Respect for a millionaire musician taking a stand against a comedian, who is also a millionaire, over bad things comedian said about bad virus. The next world war will be fought between millionaires and billionaires. I have to commend Spotify for not backing down despite the heap of criticism they have gotten over the past year about Rogan. It has been said many times already, but virtue signaling is the new American pastime. It’s a way for mediocre people like Taleb, who either have few demonstrable accomplishments or are otherwise irrelevant, to make themselves worthy and known. I am also surprised that virtue signaling still is so effective for getting media coverage given how transparent it is. Who is still falling for this.

An Open Letter to Spotify

Why don’t they take their own advice (that they are always telling conservatives who get banned from platforms): create your own Spotify and Rogan. Health authorities, ‘experts’ are used to being in environments where they are constantly affirmed for being right. Outside of this artificial environment, in the ‘marketplace of ideas’, it does not work that way. There is a sense of unearned entitlement that experts, by virtue of their expertise, should not have to compete for attention in this marketplace.

But the experts already had over a year to make their case, and were wrong about probably everything:

…overestimating the infection fatality rate (Covid is no wore than a cold or the flu for most people)

…overestimating the efficacy of lockdowns, masks, social distancing, and quarantines (Italy is a prime example of lockdowns being useless)

…overestimating the efficacy of vaccines at stopping the spread of Covid (a narrative I have seen is that omicron is good because it means herd immunity will be achieved sooner, and I am like “wasn’t the vaccines supposed to do this?”)

…underestimating how many vaccines and boosters would be needed (now it’s 4 boosters and 3 vaccines? cannot keep track)

…overestimating the threat of Covid to the economy (shutdowns hurt the economy, not Covid)

…the whole ‘flattening the curve’ nonsense (notice how they stopped talking about that by late 2020, early 2021?)

(also: school closures, chaos, stressed parents, increased suicide risk, stunted social development, etc.)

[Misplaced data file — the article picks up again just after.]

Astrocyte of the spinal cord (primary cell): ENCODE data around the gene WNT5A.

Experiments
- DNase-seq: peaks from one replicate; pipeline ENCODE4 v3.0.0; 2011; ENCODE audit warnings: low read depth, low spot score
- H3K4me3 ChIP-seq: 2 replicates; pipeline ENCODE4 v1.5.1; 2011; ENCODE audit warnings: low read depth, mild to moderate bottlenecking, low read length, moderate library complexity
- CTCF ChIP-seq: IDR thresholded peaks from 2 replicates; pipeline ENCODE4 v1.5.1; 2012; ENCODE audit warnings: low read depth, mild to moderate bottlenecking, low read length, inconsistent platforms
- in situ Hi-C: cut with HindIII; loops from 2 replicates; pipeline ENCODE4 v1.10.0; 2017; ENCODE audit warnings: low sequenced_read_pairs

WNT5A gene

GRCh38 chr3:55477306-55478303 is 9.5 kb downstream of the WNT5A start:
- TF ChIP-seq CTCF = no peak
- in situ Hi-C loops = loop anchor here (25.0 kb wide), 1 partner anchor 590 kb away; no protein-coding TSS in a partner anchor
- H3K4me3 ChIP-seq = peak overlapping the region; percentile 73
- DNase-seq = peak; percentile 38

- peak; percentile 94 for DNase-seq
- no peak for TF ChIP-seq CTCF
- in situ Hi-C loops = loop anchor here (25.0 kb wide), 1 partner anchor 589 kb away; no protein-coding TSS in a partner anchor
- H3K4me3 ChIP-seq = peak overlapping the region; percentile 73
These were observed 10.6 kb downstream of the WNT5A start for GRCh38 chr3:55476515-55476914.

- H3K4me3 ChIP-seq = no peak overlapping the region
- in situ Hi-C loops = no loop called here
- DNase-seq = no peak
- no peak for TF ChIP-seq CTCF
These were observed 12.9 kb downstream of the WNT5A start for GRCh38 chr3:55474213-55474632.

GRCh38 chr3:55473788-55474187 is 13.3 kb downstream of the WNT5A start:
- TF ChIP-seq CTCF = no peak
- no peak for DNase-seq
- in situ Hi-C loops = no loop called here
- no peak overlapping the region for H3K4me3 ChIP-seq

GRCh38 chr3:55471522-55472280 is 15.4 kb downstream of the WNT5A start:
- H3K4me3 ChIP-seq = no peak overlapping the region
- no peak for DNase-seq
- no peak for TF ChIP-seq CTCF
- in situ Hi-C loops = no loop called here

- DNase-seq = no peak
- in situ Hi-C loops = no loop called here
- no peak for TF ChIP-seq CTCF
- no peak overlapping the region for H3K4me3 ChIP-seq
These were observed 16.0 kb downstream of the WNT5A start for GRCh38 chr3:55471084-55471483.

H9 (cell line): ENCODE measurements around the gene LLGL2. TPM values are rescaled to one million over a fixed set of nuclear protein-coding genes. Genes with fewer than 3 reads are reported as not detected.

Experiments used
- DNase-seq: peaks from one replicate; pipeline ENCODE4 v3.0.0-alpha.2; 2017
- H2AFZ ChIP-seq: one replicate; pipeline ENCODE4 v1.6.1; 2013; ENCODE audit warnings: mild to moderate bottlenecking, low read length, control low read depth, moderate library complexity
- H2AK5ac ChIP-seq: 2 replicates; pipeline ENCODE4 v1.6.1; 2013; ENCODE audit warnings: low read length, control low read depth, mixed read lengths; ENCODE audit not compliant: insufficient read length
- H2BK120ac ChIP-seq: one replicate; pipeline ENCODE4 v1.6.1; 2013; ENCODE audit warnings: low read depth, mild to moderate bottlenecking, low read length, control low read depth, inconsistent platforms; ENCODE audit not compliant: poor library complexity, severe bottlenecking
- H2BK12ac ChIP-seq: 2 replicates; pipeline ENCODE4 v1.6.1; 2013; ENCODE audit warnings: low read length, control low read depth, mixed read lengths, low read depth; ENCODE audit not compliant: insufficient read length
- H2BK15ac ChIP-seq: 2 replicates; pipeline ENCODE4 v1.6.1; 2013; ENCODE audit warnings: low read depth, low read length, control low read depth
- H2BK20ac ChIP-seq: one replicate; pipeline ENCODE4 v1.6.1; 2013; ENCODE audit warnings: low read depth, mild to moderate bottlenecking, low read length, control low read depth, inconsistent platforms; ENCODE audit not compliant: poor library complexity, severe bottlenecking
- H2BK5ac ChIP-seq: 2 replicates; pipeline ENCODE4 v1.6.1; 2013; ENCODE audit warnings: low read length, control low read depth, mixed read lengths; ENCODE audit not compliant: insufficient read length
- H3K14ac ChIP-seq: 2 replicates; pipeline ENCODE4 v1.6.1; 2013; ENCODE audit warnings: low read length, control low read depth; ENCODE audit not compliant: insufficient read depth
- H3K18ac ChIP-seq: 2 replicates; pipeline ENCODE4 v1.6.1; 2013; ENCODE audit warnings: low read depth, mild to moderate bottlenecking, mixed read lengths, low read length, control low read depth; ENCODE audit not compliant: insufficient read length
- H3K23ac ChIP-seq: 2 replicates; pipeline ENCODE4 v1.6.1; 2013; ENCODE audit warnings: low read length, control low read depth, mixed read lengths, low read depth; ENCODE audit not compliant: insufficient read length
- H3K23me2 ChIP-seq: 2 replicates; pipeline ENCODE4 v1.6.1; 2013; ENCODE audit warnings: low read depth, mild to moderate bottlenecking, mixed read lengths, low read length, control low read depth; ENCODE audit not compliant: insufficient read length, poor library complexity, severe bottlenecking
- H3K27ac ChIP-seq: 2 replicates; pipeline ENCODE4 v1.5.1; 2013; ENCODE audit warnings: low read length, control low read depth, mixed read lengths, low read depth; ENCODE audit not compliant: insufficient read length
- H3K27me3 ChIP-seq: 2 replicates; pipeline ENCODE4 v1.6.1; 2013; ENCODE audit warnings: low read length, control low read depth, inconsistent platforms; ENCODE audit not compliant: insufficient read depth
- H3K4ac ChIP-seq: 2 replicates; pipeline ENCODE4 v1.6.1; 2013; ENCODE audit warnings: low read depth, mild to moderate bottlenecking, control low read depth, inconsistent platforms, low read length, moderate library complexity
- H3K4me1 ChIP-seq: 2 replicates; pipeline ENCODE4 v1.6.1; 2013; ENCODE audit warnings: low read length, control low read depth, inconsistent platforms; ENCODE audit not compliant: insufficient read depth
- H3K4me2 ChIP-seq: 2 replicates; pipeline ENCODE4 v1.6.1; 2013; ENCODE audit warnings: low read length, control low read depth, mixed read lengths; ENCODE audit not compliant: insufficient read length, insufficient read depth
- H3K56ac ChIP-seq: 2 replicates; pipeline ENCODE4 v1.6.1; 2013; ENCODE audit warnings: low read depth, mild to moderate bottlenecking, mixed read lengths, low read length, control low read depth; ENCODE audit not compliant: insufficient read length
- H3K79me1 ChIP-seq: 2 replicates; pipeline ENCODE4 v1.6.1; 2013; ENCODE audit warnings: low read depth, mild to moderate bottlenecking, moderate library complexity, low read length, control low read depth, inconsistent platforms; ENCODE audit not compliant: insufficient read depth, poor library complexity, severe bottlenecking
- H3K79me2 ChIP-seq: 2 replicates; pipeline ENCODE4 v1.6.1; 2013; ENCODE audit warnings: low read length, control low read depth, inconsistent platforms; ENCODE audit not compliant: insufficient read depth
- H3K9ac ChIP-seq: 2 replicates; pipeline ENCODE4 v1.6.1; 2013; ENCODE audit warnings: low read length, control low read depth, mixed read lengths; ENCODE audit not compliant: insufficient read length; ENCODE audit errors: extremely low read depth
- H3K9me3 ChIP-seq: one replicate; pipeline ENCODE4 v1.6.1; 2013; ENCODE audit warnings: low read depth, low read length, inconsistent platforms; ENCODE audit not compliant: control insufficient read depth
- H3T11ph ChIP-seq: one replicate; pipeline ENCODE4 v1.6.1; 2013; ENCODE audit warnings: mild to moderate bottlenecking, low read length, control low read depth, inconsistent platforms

Even if you think Rogan is wrong, this does not mean the experts are ‘more correct’ either.


Do you know what the greatest risk factor for dying is? Being alive. 100% of living things will die. Someone should inform him of this. People are wondering what changed with Taleb, and nothing changed. Rather Covid has just revealed the inner SJW that was always there. Covid has made everyone more extreme and entrenched in their views: it made conservatives more conservative, libertarians more libertarian, liberals more liberal, extremists more extreme, centrists more centric.

MicroStrategy continues to collapse along with Bitcoin, as I also predicted it would (disclosure: no position):

I have a theory that Twitter is promoting Bitcoin so hard, so that the people who they dislike politically, who tend to own Bitcoin or are enthusiasts of cryptocurrency, lose money. Same for YouTube, which allows cryptocurrency scam videos to run, so that their ideological enemies lose money. Rather than the SEC, FTC, and other agencies shutting down these scam videos and scam channels, are knowingly welcoming their political enemies (such as Trump supporters) being scammed. In the ’90s the FTC came down way harder on scammers, like informercial scammers or work-at-home scammers, because it was mostly baby boomer Clinton voters who were being scammed.

MSTR sub $100 soon, sub $20k bitcoin. I have never seen something go from a surefire thing to total despondency and disillusion like I have seen with Bitcoin. Just 3 month ago everyone was convinced they were going to get rich, and now it’s down almost 50%. Can it recover? Yes, in the sense that it’s possible, but this does not mean it’s probable. On Reddit, Twitter it’s nothing but people losing money (even though it is supposedly the best performing asset of all time). Consistently matters more than absolute gains. Something that goes up 20% a year with minimal volatility, like the S&P 500, is better than massive swings. This is why you don’t invest in overhyped garbage. Instead, buy Microsoft, which is up on also record earnings.